I was on the 3rd deck heading for the anchor windless room when the first torpedo hit the USS West Virginia. From there, more bombing and torpedoes-when all hell broke loose. Men in the brig were screaming for help. I could not respond, there was no time…to check where the Marine guard was with the keys to the cells. Evidently, he had already been hit. The men in the brig were engulfed in water and perished. I worked my way up to the2nd deck with water up to my waist. By this time, I came to a hatch with the manhole still open leading to the main deck. I barely made it out of the escape hatch and was ordered by Lt. Stark to close that hatch. The men were still down there but it was too late for them. That was the first time I heard that the Japs were attacking our fleet…and the whole island. I watched one of my best shipmates get him-self killed-Roy Powers. He stuck his head out the port side close to the ship-fitters shop; and about that time another torpedo hit and the concussion blew his head off.His body fell back on deck headless. After that it was a matter of surviving. There was no defense, the ship was already listing to port at about 35 degrees angle. I worked myself up further on the deck and observed the Commanding Officer, Mervyn S. Bennion, heading for the bridge. The strafing and bombing was still on. When I arrived on the main deck going forward to the number one turret…strafing still going on…I dived under the overhang of the turret. Communications was out, so by word of mouth heard the order, “all hands abandon ship.” Note: Capt. Bennion was lying on the wing of the bridge mortally wounded…He asked the doc, “What kind of chance he had?” And was told, “Not much Captain.” Then, Captain Bennion, said, “Leave me on the bridge and this is my last order, ALL HANDS ABANDON SHIP!” He died right after that order… After that order I jumped over the side to starboard and swam to Ford Island…Us guys that made it were standing on the beach watching the USS Arizona blow up sky high…what a helpless feeling. I had torn my white uniform up to use as emergency treatment bandages for the wounded. Anyway, to make a long story short, we dashed across the field under strafing conditions to shelter. In the BOQ, we were able shower in there and salvage clothes from the lockers, and helped organize the Harbor Patrol. And was with that duty for a few months – then assigned to new construction with the 5th Amphibious Force hitting the beaches of the South Pacific, all the way, then finally Iwo Jima, & Okinawa until the Peace Treaty was signed aboard the USS Missouri in Tokyo, Japan. People like myself could go on & on…but that would take a book… Vernon H. Sparks, December 7, 1941, Battleship USS West Virginia From Ship’s Crew Muster Sparks, Vernon H.328-41-29Cox.13Jan.3610/12/39 “Remember Pearl Harbor!”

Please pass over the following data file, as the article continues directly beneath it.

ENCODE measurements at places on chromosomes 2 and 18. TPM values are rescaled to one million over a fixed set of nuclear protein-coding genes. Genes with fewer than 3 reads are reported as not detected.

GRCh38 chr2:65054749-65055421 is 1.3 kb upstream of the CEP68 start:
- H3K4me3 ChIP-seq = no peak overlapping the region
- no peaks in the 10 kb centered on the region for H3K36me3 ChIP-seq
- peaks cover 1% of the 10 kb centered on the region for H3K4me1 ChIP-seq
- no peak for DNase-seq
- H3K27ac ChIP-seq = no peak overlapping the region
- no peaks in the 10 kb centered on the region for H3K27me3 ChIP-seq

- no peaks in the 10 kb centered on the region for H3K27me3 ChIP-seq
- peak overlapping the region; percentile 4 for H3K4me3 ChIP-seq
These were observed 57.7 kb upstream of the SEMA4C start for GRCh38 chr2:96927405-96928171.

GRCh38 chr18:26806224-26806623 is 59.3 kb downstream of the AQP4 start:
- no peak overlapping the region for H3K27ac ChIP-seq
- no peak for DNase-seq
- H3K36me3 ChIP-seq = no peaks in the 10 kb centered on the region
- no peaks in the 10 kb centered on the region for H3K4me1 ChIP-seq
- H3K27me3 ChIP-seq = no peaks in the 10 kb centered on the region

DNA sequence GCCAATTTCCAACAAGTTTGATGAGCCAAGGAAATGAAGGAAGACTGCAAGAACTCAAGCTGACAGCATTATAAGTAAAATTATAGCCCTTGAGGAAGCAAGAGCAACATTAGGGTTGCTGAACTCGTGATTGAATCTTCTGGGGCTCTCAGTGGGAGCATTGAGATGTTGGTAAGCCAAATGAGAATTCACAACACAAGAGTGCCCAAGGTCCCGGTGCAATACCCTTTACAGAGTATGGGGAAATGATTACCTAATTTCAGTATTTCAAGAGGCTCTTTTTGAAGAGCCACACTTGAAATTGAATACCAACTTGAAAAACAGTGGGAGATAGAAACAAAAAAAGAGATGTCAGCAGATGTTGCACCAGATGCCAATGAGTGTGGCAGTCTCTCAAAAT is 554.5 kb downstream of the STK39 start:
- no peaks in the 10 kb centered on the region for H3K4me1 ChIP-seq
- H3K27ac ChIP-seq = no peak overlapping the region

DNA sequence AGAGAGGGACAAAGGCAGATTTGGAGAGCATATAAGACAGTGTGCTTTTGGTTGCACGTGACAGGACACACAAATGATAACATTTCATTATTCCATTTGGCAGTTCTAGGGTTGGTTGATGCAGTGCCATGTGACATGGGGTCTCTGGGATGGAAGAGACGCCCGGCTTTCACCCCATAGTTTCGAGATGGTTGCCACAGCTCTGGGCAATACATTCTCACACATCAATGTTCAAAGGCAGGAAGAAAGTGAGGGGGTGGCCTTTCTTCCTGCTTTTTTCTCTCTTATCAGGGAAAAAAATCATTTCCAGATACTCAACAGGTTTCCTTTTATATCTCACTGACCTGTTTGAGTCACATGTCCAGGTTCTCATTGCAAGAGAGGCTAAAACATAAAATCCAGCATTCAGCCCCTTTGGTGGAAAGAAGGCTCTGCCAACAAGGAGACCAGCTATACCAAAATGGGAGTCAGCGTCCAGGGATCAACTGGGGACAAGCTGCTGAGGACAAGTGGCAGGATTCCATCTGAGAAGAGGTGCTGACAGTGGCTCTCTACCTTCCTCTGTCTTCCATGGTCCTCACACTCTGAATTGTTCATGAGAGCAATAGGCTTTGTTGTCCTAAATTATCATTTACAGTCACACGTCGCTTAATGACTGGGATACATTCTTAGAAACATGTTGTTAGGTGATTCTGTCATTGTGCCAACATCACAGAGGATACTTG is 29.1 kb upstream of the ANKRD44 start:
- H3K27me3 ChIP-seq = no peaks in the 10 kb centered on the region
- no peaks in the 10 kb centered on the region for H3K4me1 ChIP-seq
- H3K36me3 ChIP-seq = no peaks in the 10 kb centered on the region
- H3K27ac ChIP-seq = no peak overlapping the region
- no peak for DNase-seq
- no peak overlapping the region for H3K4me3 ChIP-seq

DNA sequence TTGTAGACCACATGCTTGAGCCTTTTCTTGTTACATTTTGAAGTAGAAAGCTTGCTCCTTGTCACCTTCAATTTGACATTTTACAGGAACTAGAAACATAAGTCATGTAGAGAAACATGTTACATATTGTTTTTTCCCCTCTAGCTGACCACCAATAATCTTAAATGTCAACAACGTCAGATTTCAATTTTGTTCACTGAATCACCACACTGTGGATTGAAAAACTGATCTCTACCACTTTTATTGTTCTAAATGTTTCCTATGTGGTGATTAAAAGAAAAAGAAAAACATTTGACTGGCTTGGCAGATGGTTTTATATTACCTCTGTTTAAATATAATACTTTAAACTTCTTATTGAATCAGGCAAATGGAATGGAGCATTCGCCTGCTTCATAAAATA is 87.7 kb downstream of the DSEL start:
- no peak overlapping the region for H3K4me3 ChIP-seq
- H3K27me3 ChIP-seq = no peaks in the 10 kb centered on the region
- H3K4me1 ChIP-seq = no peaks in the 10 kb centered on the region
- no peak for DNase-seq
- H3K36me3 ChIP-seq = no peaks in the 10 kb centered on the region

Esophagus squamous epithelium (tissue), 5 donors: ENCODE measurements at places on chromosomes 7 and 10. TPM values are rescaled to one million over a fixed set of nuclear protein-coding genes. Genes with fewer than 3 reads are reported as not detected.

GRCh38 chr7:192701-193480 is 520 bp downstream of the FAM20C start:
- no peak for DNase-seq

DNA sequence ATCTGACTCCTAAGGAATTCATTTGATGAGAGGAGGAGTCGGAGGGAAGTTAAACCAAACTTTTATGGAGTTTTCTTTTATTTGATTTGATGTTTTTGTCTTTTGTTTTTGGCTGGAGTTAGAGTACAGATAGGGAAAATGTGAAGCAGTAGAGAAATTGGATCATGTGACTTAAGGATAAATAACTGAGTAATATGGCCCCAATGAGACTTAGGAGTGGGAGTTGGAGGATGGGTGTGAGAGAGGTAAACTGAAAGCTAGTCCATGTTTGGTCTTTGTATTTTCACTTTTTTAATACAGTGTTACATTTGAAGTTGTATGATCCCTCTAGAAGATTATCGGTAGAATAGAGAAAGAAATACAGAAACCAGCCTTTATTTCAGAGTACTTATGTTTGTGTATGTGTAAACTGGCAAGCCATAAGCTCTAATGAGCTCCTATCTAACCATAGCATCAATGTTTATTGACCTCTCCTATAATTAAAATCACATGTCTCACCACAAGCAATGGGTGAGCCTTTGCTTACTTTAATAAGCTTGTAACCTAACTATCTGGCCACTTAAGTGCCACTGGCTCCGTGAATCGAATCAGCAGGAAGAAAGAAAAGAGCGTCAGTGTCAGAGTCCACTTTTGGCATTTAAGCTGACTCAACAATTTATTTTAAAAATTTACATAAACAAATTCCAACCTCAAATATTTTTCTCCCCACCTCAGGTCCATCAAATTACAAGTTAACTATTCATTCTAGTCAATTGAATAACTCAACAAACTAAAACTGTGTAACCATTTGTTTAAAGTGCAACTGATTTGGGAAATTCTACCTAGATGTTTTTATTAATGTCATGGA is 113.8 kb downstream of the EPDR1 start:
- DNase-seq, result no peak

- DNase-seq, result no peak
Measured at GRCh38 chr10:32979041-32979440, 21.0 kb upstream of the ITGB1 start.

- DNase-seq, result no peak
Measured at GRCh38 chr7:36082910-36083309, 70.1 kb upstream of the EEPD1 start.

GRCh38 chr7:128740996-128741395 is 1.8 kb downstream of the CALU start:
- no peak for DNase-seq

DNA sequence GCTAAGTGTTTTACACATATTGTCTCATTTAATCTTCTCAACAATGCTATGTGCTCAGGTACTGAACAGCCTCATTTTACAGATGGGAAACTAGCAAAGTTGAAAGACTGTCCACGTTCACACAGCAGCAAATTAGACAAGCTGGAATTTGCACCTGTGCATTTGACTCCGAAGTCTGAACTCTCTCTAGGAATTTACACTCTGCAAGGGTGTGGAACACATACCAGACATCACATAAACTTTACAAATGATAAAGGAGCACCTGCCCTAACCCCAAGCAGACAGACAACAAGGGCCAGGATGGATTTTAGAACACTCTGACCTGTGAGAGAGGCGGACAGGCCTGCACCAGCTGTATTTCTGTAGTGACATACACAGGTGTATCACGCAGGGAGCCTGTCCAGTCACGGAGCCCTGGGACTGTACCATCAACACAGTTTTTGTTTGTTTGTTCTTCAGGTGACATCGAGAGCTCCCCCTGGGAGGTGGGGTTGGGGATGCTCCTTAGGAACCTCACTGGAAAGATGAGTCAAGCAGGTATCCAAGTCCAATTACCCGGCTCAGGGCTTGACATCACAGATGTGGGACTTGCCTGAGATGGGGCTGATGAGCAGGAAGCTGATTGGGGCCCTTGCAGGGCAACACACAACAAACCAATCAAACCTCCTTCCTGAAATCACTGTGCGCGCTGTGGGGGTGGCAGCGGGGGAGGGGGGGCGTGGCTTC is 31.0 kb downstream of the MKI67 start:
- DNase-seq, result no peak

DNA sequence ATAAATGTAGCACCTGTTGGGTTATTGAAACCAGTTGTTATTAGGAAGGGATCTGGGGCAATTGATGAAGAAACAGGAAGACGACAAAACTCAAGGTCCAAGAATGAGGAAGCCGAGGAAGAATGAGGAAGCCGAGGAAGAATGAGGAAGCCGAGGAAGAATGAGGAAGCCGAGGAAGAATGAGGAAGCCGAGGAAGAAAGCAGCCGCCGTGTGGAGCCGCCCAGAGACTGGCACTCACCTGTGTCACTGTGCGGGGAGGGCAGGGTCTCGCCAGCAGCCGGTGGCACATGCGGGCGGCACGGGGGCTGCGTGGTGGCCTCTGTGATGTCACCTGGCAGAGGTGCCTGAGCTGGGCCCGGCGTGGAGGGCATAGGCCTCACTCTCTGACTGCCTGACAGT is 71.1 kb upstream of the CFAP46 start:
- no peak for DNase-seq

Steve Sparks, Author, Reconciliation: A Son’s Story and My Journey of Healing in Life After Trauma, Part 1&2…Click on highlighted text for my author page…and to download e-books or paperback.

Steve2016
Steve Sparks, Author, Blogger, Child Advocate, and member, Lincoln County Mental Health Advisory Committee (MHAC)

 

 

 

We can thank the US Army and WWII troops trained at Camp Abbot, and John D. Gray for Sunriver Resort!

350px-Camp_Abbot
Camp Abbot sign at Sunriver.  Click for larger view…

365px-Camp_Abbot_-_08
Interior of the Great Hall (former Camp Abbot Officer’s Club) Click for larger view…

johngray.nar (1)
John D. Gray… Click for article in the Oregonian…

“From his family, to guests at the resorts he created, to the beneficiaries of his philanthropy, Portland developer John D. Gray wanted Oregonians to enjoy what the state and region have to offer.  During World War II, he served in the Army’s 82nd Airborne Division, earning the rank of lieutenant colonel and a Bronze Star Medal.”

  Camp Abbot, WWII…

“Military officials established Camp Abbot, about 11 miles south of Bend, to serve as an Engineer Replacement Training Center (ERTC) in 1943, with soldiers first arriving for training in March. As many as 10,000 men could train at a time at the camp, with 90,000 men trained over its 14 months of operation. The typical 17-week combat engineering training cycle included three phases. The first focused on hand grenades and anti-tank grenades; defense against air, mechanized, and chemical attack; and rifle marksmanship. The second phase concentrated on demolition training to blast bridges and other structures. The final phase consisted of three weeks of field maneuvers carried out under combat zone conditions.”

#####

On the 70th Anniversary, End of WWII, we can honor and remember the troops who trained as combat engineers at Camp Abbot.  The US Army built the initial infrastructure to help create this gorgeous area next to the Deschutes River what we know today as Sunriver…  US Army Corps of Engineers learned how to build bridges and destroy enemy bridges.  They also learned how to defend themselves as a special forces team under combat zone conditions.

Camp Abbot protected our freedoms during WWII and built the foundation for the citizens of Oregon to enjoy this beautiful area following the end of the war.  John D. Gray, a famous developer and WWII veteran from Portland, Oregon purchased the property in 1967.  Mr. Gray also developed Salishan near our home in Depoe Bay, Oregon.

By Elliot Njus | The Oregonian/OregonLive The Oregonian “You can be excused for not recognizing the name: Gray, who died at 93, had faded in recent years from the news, and his death was initially treated in a way that understated his enormous contributions in shaping the modern identity of this state and in guiding and supporting many of its leading institutions.

There is so much to learn about the history of the State of Oregon.  Everywhere we go, we learn something new and connect the dots often to the “Greatest Generation” of men & women who served America during WWII.  We can never honor veterans of all wars enough…  But we can take note of the of critical institutions and foundations that have helped protect our freedoms and built America as the strongest and most prosperous nation in the world.  Camp Abbot and John Gray paved the way for the gift and joy of Sunriver, Oregon.

Judy and I are headed out to float in a Kayak down the Deschutes River on this perfect day in May…  We are so thankful for the dedication and passion of so many who came before us… It is a blessing to be an American citizen…

300px-DSCN6647_deschutesriverstrecarea_e
Deschutes River, Oregon

Steve Sparks, Author, Reconciliation: A Son’s Story and My Journey of Healing in Life after Trauma, Part 1…Click the highlighted text for my author page…

SteveCouncil2015